Experiment estimates agricultural labor costs in Neolithic China


Share:

An archaeological research team led by University of Toronto Assistant Professor and Seshat expert Dr. Liye Xie conducted a set of controlled experiments to determine why ancient peoples in the Lower Yangzi Basin chose to use certain materials for construction projects and what the larger effects of those decisions were. Dr. Xie’s team developed these unique hands-on experiments to test what would have been the manufacturing costs, the durability, and the efficiency of using either stone- or bone-based tools to move massive quantities of earth in Neolithic China, roughly 6000-3000 BCE. By conducting their own experiments rather than trying to reconstruct what happened simply from the material remains themselves, the team was able to show how the different kind of tools worked under realistic conditions.

Hemudu Culture Archaeological Site. Source: Wikimedia Commons

Hemudu Culture Archaeological Site. Source: Wikimedia Commons

The results of these experiments show that, interestingly and unexpectedly, bone and stone spades are functionally equivalent when soils are soft, but that stone implements provide significant and easily perceived advantages when working harder soils. The team then estimated labor costs, organization structures, and population minimums for large-scale agricultural projects. Their findings show that the type of soil, which varies fairly drastically across the Chinese mainland, has a strong impact on the type of tools that a culture develops. This is significant because the initial choice of material for making a earth-working tools like spades, shovels, etc. tend to persist over time, impacting if not determining the way that labour is organized and utilized for large construction projects such as building damns or other irrigation works, or clearing space for palaces. The simple action of using a bone or stone spade, thus, continues to affect the social, economic, and political life of the area for hundreds if not thousands of years.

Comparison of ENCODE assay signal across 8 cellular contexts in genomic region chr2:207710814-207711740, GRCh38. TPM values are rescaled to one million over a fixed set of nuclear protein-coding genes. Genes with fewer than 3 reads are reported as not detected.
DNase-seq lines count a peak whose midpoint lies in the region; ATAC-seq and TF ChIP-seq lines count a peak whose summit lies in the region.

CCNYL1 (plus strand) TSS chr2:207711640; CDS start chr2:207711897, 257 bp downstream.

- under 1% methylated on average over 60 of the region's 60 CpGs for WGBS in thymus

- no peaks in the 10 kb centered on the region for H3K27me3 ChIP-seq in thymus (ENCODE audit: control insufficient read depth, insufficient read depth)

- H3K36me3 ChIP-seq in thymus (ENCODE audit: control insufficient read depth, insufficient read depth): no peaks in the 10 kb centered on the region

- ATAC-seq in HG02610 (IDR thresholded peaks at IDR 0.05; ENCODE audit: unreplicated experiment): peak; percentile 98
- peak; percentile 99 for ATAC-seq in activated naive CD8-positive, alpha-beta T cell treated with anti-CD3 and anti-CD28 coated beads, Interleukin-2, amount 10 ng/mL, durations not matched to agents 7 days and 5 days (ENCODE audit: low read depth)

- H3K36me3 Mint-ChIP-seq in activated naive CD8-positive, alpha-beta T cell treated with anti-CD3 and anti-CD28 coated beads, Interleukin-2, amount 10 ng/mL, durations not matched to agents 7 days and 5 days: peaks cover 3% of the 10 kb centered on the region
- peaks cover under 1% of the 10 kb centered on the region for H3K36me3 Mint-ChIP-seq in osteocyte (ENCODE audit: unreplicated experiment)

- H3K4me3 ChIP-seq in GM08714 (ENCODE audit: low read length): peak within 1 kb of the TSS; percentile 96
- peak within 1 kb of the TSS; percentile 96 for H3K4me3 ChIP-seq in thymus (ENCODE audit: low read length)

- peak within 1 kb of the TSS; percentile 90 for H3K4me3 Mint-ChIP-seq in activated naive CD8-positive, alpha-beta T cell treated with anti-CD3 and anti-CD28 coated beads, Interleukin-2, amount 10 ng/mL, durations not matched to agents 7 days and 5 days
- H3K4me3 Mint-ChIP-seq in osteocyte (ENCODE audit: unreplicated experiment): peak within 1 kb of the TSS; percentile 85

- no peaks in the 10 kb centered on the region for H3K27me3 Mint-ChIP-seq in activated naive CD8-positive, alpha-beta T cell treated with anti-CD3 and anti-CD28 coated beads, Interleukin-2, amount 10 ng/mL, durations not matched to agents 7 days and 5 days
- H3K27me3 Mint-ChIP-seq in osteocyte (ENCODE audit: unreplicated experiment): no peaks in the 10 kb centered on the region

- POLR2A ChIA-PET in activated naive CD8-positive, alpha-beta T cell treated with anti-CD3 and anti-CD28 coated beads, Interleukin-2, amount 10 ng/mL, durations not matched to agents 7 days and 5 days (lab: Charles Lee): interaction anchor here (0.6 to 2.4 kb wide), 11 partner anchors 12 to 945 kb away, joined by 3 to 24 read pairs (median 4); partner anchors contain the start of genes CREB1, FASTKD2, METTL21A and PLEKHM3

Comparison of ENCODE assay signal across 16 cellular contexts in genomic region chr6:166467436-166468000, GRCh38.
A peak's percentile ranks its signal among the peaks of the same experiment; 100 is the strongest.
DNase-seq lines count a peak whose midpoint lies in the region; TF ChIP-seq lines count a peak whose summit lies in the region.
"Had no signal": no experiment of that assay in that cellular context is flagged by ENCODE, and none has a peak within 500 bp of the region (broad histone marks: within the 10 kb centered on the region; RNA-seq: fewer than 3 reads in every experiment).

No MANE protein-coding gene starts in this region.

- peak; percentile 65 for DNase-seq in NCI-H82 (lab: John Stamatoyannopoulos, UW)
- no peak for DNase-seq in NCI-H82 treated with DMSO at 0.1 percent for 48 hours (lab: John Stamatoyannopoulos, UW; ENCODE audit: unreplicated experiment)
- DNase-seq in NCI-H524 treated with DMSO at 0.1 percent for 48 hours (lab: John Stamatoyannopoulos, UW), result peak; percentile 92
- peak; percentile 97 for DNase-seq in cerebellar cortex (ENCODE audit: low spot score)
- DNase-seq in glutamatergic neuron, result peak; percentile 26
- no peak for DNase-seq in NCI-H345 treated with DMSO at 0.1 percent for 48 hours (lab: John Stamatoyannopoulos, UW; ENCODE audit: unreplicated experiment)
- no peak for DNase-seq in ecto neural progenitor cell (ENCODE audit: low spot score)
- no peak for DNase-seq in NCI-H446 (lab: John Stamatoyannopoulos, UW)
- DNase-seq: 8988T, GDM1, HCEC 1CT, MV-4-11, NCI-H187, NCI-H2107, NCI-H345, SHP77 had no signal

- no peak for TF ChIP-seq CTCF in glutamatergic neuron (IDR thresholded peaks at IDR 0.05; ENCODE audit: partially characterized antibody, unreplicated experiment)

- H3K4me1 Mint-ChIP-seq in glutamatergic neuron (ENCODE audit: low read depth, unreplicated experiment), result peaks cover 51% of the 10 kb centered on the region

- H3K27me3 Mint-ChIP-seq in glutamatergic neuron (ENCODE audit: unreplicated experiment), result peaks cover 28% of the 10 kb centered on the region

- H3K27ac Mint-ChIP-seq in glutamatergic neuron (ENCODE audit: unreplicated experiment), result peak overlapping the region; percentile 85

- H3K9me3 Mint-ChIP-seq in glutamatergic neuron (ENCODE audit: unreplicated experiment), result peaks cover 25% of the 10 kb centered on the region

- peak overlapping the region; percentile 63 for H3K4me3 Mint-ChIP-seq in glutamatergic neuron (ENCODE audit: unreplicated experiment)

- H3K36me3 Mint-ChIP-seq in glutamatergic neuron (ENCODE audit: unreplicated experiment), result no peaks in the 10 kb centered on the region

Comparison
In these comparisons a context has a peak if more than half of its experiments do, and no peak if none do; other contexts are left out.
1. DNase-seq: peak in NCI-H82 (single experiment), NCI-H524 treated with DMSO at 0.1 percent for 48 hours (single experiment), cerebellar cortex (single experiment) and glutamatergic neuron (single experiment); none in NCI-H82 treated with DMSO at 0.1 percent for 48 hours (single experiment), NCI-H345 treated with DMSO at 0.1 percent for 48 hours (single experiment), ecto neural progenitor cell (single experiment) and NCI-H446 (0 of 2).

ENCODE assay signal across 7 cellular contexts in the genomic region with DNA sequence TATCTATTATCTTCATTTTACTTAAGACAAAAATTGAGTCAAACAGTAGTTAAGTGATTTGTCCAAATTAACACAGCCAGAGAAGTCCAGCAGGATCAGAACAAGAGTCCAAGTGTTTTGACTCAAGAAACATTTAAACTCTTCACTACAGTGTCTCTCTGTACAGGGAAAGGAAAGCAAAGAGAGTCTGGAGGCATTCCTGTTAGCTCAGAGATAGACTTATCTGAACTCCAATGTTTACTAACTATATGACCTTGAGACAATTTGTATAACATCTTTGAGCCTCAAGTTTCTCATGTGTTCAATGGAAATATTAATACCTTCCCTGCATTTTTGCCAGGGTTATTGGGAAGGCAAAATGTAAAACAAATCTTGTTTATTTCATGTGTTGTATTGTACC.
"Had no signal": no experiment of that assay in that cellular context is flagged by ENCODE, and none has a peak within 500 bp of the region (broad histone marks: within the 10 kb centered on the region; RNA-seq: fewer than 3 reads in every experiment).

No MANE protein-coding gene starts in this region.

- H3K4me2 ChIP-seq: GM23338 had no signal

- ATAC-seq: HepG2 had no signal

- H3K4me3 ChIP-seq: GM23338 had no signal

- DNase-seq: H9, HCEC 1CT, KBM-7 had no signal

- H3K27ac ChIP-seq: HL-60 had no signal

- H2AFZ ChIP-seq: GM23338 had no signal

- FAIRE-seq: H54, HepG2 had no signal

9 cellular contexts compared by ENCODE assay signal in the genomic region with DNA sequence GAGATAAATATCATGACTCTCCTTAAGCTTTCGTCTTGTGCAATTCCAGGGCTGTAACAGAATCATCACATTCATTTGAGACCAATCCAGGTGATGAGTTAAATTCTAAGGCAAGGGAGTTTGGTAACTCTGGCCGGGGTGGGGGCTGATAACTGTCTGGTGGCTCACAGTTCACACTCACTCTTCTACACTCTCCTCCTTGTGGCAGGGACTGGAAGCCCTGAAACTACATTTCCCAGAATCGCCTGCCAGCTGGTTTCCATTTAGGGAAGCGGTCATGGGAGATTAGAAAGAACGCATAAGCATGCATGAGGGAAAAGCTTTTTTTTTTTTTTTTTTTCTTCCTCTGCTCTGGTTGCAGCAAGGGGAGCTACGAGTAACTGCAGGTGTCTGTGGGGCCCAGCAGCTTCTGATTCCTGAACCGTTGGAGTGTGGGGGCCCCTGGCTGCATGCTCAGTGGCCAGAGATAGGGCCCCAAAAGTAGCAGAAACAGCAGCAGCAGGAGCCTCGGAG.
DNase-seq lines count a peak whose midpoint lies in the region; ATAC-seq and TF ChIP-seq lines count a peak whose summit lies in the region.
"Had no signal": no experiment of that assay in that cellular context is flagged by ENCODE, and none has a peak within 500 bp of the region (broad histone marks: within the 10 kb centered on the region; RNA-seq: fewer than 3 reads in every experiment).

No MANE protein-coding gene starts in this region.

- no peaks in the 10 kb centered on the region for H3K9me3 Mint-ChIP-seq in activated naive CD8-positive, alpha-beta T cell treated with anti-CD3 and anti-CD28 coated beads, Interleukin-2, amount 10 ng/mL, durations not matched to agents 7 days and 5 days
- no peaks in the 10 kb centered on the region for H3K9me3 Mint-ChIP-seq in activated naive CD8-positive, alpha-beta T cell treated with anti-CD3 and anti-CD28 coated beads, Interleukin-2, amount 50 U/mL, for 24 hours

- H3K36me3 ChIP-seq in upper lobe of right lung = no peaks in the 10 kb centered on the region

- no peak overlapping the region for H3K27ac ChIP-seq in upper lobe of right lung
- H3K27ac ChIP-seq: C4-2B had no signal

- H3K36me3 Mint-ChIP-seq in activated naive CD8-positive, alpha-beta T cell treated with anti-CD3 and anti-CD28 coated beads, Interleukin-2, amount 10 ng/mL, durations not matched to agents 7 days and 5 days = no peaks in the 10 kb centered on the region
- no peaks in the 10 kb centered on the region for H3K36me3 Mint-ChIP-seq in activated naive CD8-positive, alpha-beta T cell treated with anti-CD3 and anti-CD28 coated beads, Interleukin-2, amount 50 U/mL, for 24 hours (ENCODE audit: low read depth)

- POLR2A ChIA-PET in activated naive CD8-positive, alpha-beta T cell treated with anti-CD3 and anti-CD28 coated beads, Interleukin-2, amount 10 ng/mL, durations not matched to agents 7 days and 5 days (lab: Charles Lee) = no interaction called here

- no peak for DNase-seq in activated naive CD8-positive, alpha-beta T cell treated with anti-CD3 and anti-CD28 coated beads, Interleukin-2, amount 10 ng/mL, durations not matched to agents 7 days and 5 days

Dr. Xie’s work continues to explore these crucial links between technology, economy, and society. We at Seshat eagerly await more results from this fascinating and important line of research!

For more information, see Dr. Xie et al’s article and supplemental notes.

Example of Experimental Tools created for this research

Example of Experimental Tools created for this research

Notes for Editors: 

  • For further information contact Jill Levine via email jlevine@evolution-institute.org or see Liye Xie’s webpage.
  • Seshat: Global History Databank is a large, international, multidisciplinary team of evolutionary scientists, historians, anthropologists, archaeologists, economists, and other social scientists. Our team includes scholars from various backgrounds, policy makers, and enthusiastic volunteers. Seshat is governed by an editorial board, who oversee work done by postdoctoral researchers, collaborators and consultants, and research assistants all over the world.
  • Cite this page: “Experiment estimates agricultural labor costs in Neolithic China. http://seshatdatabank.info/labor-costs-in-neolithic-china”
Comments
ADD COMMENT

Message
Name *
Email *